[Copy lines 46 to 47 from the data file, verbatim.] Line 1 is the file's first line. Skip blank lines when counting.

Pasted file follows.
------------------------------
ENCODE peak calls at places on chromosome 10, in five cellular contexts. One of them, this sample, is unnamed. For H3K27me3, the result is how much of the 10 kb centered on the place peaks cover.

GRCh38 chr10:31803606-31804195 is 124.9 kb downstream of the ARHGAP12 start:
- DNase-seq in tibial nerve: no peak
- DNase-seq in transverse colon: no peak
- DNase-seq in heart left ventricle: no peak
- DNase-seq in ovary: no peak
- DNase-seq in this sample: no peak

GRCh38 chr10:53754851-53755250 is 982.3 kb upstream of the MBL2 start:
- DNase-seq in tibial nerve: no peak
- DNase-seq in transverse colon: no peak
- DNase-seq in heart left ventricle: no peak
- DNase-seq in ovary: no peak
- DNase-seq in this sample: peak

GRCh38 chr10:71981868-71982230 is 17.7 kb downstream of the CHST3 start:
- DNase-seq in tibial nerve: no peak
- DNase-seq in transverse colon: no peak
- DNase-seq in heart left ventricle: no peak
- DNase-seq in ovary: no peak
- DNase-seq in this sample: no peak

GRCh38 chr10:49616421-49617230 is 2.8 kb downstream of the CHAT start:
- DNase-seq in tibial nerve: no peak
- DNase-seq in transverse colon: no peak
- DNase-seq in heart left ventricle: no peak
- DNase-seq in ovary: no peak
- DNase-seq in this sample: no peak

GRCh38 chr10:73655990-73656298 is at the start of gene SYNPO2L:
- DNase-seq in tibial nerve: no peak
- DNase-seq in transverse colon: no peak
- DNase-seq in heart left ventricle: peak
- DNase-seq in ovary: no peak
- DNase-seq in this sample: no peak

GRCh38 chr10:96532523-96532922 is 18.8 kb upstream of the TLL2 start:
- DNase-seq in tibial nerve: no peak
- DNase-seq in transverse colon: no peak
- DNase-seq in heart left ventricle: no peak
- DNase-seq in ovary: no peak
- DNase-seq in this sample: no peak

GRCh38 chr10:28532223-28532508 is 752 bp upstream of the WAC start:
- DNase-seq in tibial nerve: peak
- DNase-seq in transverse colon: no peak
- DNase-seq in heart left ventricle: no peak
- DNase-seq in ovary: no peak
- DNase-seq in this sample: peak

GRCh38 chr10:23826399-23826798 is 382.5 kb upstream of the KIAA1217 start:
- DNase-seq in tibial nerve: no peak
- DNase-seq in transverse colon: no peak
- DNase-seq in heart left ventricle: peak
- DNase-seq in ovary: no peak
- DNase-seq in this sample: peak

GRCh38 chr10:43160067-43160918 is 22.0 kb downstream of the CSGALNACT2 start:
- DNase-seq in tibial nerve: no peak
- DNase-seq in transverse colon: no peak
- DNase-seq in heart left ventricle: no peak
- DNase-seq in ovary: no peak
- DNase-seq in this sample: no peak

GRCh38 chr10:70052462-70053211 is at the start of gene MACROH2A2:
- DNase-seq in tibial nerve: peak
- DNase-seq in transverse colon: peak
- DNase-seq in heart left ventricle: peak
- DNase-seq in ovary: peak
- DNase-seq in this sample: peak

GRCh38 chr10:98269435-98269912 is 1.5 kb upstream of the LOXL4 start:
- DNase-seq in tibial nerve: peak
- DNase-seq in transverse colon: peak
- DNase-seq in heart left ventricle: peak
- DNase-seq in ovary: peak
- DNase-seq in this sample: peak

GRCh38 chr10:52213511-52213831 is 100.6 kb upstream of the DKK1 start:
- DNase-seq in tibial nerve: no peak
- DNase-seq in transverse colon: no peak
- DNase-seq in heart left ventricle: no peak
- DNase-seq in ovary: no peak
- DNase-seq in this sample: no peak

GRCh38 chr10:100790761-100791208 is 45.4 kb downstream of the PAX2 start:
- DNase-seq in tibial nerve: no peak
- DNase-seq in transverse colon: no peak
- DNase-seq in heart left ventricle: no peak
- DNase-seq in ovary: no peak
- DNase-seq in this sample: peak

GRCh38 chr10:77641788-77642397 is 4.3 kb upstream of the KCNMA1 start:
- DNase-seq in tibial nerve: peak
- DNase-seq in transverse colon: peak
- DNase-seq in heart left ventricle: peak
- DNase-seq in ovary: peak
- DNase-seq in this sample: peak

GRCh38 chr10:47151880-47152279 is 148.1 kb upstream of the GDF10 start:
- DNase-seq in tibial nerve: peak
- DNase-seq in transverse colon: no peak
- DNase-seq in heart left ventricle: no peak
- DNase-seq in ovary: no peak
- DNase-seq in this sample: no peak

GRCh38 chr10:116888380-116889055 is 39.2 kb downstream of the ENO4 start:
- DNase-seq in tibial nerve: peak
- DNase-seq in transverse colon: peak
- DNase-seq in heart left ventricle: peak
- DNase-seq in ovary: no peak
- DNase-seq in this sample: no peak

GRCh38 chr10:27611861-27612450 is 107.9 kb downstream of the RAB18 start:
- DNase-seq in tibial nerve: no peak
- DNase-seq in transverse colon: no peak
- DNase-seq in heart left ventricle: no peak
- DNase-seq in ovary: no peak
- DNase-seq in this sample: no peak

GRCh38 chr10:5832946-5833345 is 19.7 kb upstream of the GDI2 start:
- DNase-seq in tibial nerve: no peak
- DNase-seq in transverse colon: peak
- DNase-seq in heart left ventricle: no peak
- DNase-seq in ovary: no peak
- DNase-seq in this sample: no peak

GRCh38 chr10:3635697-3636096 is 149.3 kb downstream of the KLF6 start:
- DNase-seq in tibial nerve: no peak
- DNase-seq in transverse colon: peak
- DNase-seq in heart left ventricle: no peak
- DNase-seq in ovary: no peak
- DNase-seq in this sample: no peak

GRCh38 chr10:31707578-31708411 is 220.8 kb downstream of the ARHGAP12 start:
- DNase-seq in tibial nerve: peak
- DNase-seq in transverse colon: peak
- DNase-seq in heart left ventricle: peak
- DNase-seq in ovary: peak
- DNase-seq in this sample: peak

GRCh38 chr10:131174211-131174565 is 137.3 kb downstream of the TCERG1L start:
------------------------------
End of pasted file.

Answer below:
- DNase-seq in transverse colon: no peak
- DNase-seq in heart left ventricle: peak